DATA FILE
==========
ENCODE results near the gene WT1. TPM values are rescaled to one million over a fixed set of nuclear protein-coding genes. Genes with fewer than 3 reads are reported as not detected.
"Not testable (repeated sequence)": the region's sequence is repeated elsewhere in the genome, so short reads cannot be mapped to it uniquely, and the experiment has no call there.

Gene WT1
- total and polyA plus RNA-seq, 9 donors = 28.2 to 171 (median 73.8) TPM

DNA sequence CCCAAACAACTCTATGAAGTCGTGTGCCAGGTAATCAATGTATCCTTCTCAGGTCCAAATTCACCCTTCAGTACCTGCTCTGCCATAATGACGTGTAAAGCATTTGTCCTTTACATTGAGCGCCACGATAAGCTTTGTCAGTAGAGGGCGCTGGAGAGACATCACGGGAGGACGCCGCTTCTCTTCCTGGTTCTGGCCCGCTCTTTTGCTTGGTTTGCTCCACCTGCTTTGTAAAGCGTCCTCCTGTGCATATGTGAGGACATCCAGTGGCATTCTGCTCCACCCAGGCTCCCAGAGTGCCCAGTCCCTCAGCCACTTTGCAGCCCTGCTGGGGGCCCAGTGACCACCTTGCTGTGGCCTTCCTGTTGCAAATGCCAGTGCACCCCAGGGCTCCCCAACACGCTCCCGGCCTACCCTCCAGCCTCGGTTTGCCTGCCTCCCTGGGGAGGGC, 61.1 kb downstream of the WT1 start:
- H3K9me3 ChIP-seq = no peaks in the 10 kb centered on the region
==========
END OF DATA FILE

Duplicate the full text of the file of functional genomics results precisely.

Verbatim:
ENCODE results near the gene WT1. TPM values are rescaled to one million over a fixed set of nuclear protein-coding genes. Genes with fewer than 3 reads are reported as not detected.
"Not testable (repeated sequence)": the region's sequence is repeated elsewhere in the genome, so short reads cannot be mapped to it uniquely, and the experiment has no call there.

Gene WT1
- total and polyA plus RNA-seq, 9 donors = 28.2 to 171 (median 73.8) TPM

DNA sequence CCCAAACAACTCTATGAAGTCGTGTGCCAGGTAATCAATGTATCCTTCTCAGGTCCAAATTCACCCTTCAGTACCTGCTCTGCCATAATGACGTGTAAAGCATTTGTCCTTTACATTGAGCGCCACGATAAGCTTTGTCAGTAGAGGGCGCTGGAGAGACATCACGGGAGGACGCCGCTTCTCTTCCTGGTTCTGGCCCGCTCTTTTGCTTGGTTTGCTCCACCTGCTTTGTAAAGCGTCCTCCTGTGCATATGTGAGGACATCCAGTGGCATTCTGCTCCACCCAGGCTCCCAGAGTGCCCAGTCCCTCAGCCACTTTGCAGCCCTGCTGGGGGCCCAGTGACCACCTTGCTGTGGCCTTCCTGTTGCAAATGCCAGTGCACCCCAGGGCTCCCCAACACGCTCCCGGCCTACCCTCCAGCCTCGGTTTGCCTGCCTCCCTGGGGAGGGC, 61.1 kb downstream of the WT1 start:
- H3K9me3 ChIP-seq = no peaks in the 10 kb centered on the region